MONDAY, Nov. 1 (HealthDay News) -- Most teens who engage in oral sex for the first time will have vaginal intercourse within six months, a new poll indicates.
And half the teens who initiate oral sex in ninth grade will have vaginal intercourse before the end of junior year, the survey of California high school students finds.
"Oral sex among adolescents happens," said study lead author Anna V. Song, an assistant professor in the school of social sciences, humanities, and arts at the University of California, Merced. "But there's two contradictory ways it can go from there: There's the possibility that for adolescents oral sex is a gateway to vaginal sex, or instead that it's being used to stave off vaginal sex."
What the researchers actually found was less clear-cut. "Most of the kids report that they're having oral sex and intercourse for the very first time within the same six months," Song said.
Freshman and sophomore years appear to be the critical time period. "Among those who initiate oral sex between 9th and 10th grade, we found that oral sex is significantly related to vaginal sex," she noted. "But once you get through that particular period, that relationship is not there anymore. And that's also true among kids who initiate oral sex before the 9th grade. They are also no more or less likely to engage in vaginal sex."
So, while kids may think of oral sex as "low risk" with respect to sexually transmitted diseases and pregnancy, its initiation may have a strong predictive tie to future high-risk activities. This finding should guide sex-education and preventive health programs directed toward teens, the authors said.
The study, partially funded by the U.S. National Institute of Child Health and Human Development, is published online Nov. 1 ahead of print in the Archives of Pediatric Adolescent Medicine.
Between 2002 and 2005, Song and a colleague, Bonnie L. Halpern-Felsher, a professor in the division of adolescent medicine at the University of California, San Francisco, surveyed students attending two northern California public high schools.
Almost 630 participants completed an initial sexual behavior questionnaire at the start of ninth grade, when they were 14 years old. Nearly 75 percent continued to respond to subsequent surveys every sixth months thereafter, up until the end of 11th grade.
Approximately 40 percent were white, 16 percent Latino, 22 percent Asian or Pacific Islander, 3 percent black, and 20 percent multi-ethnic or other ethnicity.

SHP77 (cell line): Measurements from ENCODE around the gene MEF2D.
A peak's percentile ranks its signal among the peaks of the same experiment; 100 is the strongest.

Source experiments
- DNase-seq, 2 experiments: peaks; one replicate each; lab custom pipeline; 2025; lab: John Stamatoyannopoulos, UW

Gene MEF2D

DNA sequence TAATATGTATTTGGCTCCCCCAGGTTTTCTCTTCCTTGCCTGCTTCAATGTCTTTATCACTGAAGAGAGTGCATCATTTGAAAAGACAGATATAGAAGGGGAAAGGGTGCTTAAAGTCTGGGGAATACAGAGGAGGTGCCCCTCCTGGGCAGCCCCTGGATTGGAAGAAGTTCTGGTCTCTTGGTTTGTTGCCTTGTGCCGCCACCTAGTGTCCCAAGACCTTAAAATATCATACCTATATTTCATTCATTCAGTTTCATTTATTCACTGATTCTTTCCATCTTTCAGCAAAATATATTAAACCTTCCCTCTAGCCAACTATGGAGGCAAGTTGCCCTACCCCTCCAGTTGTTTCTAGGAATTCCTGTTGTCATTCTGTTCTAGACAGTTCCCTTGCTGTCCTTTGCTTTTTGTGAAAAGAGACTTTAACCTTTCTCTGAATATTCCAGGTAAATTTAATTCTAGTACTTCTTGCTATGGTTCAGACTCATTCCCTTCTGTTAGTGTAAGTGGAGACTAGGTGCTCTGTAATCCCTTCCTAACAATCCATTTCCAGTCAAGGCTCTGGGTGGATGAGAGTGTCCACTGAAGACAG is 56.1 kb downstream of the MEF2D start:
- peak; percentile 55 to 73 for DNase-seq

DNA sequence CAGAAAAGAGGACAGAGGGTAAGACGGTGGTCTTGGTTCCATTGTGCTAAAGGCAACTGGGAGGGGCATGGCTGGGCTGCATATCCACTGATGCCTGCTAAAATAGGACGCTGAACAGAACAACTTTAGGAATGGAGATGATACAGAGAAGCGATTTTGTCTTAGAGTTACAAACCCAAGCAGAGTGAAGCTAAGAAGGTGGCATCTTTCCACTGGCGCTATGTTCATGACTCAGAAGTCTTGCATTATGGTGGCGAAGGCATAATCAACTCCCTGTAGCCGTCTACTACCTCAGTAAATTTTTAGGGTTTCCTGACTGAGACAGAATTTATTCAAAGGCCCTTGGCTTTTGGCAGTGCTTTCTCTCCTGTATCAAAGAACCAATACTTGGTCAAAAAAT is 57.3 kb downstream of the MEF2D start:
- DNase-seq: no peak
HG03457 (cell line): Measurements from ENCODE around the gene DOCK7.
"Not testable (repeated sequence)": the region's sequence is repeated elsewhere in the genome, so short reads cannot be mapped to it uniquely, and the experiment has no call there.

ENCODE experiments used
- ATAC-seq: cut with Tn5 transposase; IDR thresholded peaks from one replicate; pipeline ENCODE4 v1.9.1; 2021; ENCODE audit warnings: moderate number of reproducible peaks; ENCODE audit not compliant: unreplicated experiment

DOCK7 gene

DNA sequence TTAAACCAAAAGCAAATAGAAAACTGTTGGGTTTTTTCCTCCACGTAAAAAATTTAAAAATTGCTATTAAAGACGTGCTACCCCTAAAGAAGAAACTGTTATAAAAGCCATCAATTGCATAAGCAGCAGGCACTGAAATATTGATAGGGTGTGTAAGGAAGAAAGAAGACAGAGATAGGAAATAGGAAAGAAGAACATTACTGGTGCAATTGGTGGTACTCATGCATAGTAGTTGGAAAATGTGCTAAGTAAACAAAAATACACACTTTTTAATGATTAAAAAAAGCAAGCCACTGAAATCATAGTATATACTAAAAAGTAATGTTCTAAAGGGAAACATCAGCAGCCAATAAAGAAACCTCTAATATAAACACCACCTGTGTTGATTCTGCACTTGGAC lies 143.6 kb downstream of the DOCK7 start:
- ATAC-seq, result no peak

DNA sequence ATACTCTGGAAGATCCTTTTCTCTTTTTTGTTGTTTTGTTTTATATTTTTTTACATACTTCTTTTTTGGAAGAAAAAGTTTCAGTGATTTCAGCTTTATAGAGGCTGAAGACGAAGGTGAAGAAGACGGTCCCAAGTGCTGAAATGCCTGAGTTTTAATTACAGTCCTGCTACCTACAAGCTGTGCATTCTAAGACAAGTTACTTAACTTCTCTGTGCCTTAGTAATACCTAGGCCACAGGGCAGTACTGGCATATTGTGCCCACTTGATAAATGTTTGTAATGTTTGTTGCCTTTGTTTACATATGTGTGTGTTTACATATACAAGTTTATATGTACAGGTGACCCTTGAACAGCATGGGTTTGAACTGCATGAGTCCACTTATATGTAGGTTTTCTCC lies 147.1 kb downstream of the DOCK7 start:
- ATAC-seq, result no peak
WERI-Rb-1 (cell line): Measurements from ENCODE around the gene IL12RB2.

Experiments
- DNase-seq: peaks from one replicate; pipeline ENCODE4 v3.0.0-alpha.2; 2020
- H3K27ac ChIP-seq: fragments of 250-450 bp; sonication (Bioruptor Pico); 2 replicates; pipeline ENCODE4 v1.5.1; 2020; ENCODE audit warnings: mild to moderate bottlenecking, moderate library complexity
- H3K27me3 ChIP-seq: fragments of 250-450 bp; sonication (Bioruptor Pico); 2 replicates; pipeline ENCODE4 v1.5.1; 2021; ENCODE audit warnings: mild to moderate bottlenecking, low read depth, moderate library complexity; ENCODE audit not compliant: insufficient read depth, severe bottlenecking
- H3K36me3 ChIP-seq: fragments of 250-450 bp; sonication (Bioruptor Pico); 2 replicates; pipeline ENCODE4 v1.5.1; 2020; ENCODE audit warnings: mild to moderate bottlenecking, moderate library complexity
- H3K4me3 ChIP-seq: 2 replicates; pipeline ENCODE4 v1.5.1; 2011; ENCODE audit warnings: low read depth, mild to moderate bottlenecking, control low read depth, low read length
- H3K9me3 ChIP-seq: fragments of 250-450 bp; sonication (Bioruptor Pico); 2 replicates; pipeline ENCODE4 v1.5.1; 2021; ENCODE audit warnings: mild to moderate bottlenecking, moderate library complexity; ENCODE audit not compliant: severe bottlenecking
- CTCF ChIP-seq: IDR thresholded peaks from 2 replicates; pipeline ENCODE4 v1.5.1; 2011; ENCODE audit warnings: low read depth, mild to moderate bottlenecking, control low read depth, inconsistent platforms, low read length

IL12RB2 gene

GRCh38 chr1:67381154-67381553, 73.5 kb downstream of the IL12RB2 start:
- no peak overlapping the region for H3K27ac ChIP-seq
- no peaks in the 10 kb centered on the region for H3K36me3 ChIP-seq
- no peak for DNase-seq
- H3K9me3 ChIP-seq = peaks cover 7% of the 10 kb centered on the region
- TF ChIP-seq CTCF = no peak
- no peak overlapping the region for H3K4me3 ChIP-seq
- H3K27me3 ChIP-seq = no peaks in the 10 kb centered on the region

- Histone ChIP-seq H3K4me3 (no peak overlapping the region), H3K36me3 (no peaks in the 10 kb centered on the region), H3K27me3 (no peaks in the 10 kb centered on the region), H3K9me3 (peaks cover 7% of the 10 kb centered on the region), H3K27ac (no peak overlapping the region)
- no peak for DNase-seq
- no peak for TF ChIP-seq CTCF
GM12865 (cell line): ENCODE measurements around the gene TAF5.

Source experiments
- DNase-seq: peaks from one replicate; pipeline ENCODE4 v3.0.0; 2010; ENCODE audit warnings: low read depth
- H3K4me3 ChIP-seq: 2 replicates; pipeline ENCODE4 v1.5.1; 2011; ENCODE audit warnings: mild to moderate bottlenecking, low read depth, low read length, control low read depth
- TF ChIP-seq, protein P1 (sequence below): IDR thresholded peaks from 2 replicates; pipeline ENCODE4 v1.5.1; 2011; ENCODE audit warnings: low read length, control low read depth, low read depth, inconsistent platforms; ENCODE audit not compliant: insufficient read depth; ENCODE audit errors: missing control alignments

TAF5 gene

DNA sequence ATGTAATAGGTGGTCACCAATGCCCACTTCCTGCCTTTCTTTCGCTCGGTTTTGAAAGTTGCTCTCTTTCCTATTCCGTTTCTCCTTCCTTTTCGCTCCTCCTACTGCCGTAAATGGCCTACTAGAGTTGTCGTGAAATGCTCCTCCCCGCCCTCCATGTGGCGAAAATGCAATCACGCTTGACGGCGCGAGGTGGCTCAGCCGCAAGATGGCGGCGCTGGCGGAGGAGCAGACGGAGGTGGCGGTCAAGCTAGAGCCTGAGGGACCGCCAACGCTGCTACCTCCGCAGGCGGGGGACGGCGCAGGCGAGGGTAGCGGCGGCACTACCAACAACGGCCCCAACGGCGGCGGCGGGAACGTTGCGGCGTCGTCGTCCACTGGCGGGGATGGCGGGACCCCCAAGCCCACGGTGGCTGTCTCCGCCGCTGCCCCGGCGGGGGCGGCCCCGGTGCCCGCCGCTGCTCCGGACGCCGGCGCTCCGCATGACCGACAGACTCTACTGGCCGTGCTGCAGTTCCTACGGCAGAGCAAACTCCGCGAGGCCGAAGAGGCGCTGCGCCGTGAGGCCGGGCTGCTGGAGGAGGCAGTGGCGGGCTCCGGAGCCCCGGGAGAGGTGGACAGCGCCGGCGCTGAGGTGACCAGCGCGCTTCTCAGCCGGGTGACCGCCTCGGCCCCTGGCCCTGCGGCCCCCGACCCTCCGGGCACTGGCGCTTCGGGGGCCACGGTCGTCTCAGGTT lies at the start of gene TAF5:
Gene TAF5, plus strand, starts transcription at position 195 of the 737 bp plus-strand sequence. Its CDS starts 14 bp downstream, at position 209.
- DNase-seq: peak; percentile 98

Of the initial survey group, about one-fifth had initiated oral sex and 71 students had had vaginal intercourse before the start of ninth grade.
But for all ages, oral sex was twice as likely to precede the initiation of intercourse rather than the other way around.
Teens who had engaged in oral sex by the end of ninth grade were at the highest risk of engaging in vaginal intercourse during high school, with a quarter going on to have intercourse by the end of ninth grade and half doing so by the end of 11th grade. Only about 9 percent of those teens abstained from vaginal intercourse through 11th grade. Most paired the two activities within the same six-month period.
By contrast, teens who delayed having oral sex until the end of 11th grade had a 57 percent change of avoiding vaginal intercourse through 11th grade. This could mean that teens who delay oral sex are more likely to delay vaginal sex as well, the authors said.
With the caveat that blacks were not well-represented, the authors said neither ethnicity, gender nor socio-economic background affected the results.
The authors said teens need to be better educated about the implications of oral sex.
"First, we simply need to talk to teens about sex more," Halpern-Felsher said. "And second, when we talk to teens we need to be more explicit. Because if you talk to an adolescent only about 'sex,' what that means to them is just vaginal sex. But clearly there's a whole progression of sexual behaviors at work even if teens think that oral sex is a way to have some sort of sex without having actual sex."
"We can't be embarrassed about it," Halpern-Felsher said. "It's just too important."
For more on adolescents and sexuality, visit TeensHealth.
SOURCES: Anna V. Song, Ph.D., assistant professor of psychological sciences, school of social sciences, humanities, and arts, University of California, Merced; Bonnie L. Halpern-Felsher, Ph.D., professor of pediatrics, division of adolescent medicine, University of California, San Francisco; Nov. 1, 2010, Archives of Pediatric Adolescent Medicine, online
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